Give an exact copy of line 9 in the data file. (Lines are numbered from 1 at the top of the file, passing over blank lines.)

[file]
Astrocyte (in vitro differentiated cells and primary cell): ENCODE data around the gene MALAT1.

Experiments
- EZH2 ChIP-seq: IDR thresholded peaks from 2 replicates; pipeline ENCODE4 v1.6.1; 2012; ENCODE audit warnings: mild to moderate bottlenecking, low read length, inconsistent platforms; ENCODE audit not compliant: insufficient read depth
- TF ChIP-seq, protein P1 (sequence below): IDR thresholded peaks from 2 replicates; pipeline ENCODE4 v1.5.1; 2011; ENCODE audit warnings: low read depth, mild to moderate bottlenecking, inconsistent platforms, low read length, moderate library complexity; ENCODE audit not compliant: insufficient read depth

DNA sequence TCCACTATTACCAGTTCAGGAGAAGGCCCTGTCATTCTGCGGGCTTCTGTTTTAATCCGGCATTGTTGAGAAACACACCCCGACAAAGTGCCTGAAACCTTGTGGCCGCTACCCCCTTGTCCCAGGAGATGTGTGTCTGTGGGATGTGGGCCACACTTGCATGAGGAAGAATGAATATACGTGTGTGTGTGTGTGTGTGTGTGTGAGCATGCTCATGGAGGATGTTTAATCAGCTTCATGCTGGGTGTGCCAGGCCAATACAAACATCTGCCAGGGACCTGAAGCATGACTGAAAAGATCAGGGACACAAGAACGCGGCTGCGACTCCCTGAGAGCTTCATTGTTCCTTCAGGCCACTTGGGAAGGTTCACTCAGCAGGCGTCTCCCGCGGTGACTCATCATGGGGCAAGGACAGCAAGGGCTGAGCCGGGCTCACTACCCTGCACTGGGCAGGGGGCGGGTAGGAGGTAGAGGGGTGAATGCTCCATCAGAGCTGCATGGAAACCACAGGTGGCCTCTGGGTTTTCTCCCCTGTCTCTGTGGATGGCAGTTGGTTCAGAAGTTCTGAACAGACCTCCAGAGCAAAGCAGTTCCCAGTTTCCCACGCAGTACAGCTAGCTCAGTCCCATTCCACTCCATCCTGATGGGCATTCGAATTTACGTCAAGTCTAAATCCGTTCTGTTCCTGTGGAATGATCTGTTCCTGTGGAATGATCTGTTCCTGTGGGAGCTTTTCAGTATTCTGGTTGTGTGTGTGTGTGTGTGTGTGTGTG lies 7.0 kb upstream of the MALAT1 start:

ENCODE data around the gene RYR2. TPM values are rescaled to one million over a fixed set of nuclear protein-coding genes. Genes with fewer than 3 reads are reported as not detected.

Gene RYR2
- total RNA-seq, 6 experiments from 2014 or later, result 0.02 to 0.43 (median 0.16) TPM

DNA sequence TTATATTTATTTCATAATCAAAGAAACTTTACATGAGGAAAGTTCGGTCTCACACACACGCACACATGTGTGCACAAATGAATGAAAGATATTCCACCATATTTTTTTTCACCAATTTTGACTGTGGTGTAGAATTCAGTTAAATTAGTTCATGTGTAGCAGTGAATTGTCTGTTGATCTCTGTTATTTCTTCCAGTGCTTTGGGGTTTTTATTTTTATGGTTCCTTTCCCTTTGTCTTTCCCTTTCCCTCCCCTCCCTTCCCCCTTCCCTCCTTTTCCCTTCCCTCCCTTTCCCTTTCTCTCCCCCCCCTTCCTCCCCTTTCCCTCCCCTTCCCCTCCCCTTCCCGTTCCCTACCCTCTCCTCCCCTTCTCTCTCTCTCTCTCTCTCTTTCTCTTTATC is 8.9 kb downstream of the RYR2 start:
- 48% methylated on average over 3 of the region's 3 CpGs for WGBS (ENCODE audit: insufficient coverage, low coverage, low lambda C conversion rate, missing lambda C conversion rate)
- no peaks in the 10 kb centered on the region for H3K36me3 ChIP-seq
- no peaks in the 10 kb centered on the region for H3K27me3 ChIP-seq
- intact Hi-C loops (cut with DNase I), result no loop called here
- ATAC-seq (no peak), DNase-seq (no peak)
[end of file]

DNA sequence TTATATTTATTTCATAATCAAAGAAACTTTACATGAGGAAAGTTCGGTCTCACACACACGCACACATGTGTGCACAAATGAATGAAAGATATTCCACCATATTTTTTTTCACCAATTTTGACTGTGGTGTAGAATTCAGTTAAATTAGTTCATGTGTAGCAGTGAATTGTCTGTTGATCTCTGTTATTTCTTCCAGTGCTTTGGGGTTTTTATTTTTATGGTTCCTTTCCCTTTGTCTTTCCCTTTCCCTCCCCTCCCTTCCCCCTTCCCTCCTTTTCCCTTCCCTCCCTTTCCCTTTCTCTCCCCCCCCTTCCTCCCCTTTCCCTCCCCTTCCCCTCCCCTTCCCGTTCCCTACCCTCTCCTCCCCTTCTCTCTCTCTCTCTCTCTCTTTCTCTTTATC is 8.9 kb downstream of the RYR2 start: